Additional Infrastructure Funding. Section 401 authorized additional
assistance, up to $50 million for each of fiscal years 1997 through 2003, for a grant
program for infrastructure and watershed protection projects.
U.S. Congressional Budget Office. Trends in Public Spending on Transportation and
Water Infrastructure, 1956 to 2004. Pub. No. 2880. August 2007. 38 p.
National Research Council. Health Implications of Perchlorate Ingestion. Board on
Environmental Studies and Toxicology. National Academies Press. January
U.S. Environmental Protection Agency. Office of Water. Drinking Water State
Revolving Fund: Increasing Impact, 2006 Annual Report. EPA 816-R-07-002,
June 2007. 44 p.
U.S. Environmental Protection Agency. Office of Water. Drinking Water
Infrastructure Needs Survey and Assessment: Third Report to Congress. EPA
U.S. Environmental Protection Agency. Office of Enforcement and Compliance
Assurance. Providing Safe Drinking Water in America: 2002 National Public
Water Systems Compliance Report. EPA 305-R-04-001. December 2004. 96
U.S. Environmental Protection Agency. Office of Water. Small System Guide to
Safe Drinking Water Act Regulations: The First STEP to Providing Safe
Drinking Water. EPA 816-R-03-017. September 2003. 35 p.
U.S. Environmental Protection Agency. Office of Water. The Clean Water and
Drinking Water Infrastructure Gap Analysis Report. EPA 816-R-02-020.
September 2002. 50 p.
Table 5. U.S. Code Sections of the Safe Drinking Water Act
(Title XIV of the Public Health Service Act)
(42 U.S.C. 300f-300j-26)
42 U.S.C.Section TitleWater Act
Subchapter XIISafety of Public Drinking Water Systems
Part BPublic Water Systems
300g-1National drinking water regulationssec. 1412
300g-2State primary enforcement responsibilitysec. 1413
300g-3Enforcement of drinking water regulationssec. 1414
300g-6Prohibitions on the use of lead pipes, solder,and fluxsec. 1417
300g-9Capacity developmentsec. 1420
Part CProtection of Underground Sources of Drinking Water
300hRegulations for state programssec. 1421
300h-1State primary enforcement responsibilitysec. 1422
300h-2Enforcement of programsec. 1423
300h-3Interim regulation of underground injectionssec. 1424
300h-4Optional demonstration by states relating tooil and natural gassec. 1425
300h-6Sole source aquifer demonstration programsec. 1427
300h-7aState programs to establish wellheadprotection areassec. 1428
300h-8aState ground water protection grantssec. 1429
Part DEmergency Powers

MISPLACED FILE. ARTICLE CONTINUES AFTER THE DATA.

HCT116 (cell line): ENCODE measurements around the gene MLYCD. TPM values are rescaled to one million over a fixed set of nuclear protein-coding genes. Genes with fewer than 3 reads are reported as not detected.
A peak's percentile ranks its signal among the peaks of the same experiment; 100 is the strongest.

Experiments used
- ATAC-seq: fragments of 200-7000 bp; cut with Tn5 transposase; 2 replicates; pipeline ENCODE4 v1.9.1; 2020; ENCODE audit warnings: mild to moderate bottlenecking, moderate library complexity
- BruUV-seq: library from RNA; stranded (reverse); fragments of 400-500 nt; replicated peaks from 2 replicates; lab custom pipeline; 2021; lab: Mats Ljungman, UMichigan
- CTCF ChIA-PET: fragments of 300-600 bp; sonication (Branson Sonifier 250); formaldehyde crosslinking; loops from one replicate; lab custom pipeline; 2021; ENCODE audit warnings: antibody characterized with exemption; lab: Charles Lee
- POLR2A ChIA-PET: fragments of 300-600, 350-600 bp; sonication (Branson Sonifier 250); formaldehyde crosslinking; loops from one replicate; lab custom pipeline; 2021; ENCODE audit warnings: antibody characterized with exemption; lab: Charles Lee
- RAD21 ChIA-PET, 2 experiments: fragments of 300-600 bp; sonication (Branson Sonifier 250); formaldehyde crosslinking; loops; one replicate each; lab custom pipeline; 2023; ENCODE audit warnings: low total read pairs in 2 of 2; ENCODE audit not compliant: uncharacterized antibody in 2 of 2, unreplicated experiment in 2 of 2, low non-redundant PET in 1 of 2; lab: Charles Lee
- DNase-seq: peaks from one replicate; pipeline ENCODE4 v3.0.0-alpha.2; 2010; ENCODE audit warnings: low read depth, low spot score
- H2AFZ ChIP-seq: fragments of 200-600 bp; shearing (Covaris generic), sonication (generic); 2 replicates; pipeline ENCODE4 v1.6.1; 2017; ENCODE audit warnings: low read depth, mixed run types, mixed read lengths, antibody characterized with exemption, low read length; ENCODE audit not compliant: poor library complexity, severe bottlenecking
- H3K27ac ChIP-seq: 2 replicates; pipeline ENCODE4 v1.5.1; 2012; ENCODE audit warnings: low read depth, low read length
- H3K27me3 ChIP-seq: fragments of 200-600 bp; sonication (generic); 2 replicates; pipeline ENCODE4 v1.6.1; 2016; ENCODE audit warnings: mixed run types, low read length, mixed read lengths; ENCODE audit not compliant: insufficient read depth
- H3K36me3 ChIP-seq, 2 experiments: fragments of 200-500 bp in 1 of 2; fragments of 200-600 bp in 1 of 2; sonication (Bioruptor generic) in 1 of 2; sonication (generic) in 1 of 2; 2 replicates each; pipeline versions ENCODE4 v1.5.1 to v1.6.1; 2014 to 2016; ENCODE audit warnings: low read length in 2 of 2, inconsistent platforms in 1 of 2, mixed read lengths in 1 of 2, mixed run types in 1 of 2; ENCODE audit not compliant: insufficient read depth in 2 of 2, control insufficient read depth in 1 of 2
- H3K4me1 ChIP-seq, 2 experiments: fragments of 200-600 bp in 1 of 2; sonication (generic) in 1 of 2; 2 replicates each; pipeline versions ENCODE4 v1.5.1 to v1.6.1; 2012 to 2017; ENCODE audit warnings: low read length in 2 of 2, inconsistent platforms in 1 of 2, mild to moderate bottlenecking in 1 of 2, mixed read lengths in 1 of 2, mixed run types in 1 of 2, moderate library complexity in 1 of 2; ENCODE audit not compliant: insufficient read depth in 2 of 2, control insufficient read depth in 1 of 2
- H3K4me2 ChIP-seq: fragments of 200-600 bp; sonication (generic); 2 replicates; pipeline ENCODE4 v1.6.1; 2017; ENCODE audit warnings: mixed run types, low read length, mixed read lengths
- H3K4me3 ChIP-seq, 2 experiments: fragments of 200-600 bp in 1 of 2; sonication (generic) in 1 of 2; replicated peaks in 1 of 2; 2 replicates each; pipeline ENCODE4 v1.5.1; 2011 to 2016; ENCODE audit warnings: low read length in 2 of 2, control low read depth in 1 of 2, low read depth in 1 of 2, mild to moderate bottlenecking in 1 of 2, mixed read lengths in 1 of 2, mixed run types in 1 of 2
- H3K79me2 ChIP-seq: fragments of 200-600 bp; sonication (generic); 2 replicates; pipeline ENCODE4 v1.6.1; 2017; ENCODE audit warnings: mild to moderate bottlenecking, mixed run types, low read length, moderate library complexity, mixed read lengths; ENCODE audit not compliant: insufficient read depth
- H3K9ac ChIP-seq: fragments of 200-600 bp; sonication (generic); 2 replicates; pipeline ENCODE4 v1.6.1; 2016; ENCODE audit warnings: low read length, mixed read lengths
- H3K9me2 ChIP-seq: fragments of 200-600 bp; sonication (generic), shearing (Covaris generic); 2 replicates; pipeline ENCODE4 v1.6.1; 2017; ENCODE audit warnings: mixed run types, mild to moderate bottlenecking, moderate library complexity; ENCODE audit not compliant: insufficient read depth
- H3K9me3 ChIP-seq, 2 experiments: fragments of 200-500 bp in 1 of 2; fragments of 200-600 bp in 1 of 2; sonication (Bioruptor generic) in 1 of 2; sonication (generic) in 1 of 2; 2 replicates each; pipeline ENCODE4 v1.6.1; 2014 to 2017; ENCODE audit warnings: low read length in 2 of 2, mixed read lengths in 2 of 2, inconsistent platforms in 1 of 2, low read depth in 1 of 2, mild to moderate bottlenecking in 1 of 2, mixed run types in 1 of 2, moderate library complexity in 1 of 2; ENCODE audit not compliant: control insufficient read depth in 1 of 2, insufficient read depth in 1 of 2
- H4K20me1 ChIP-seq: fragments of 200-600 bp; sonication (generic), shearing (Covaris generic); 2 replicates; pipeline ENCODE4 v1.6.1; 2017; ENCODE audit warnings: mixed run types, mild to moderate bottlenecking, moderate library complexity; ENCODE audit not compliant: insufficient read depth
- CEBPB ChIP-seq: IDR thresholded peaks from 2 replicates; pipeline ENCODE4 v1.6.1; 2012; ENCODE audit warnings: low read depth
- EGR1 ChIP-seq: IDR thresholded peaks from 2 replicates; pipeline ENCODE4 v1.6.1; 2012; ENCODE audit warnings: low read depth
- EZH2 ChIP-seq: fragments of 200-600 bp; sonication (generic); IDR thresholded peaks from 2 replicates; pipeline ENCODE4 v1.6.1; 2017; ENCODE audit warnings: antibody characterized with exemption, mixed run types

300iEmergency powerssec. 1431
300i-2Terrorist and other intentional actssec. 1433
300i-3Contaminant prevention, detection, andresponsesec. 1434
300i-4aSupply disruption prevention, detection andresponsesec. 1435
Part EGeneral Provisions
300jAssurance of availability of adequate suppliesof chemicals necessary for treatment of watersec. 1441
300j-1aResearch, technical assistance, informationsec. 1442
42 U.S.C.Section TitleWater Act
300j-3aSpecial project grants and guaranteed loanssec. 1444
300j-4aRecords and inspectionssec. 1445
300j-5National Drinking Water Advisory Councilsec. 1446
300j-6Federal agenciessec. 1447
300j-7Judicial reviewssec. 1448
300j-8Citizen civil actionssec. 1449
300j-9General provisionssec. 1450
300j-11Indian Tribessec. 1451
300j-12aState revolving loan fundssec. 1452
300j-13Source water quality assessmentsec. 1453
300j-14aSource water petition programsec. 1454
300j-15Water conservation plansec. 1455
300j-16aAssistance to coloniassec. 1456
300j-17Estrogenic substances screening programsec. 1457
300j-18aDrinking water studiessec. 1458
Part FAdditional Requirements to Regulate the Safety of DrinkingWater
300j-22Recall of drinking water coolers with lead-lined tankssec. 1462
300j-23Drinking water coolers containing leadsec. 1463
300j-24Lead contamination in school drinking watersec. 1464
300j-26Certification of testing laboratories
Note: This table shows only the major code sections. For more detail and to determine when a
section was added, the reader should consult the official printed version of the U.S. Code.
a. These sections include authorizations of appropriations.
b. This provision was added by the Lead Contamination Control Act (P.L. 100-572, sec. 4),which did
not amend SDWA.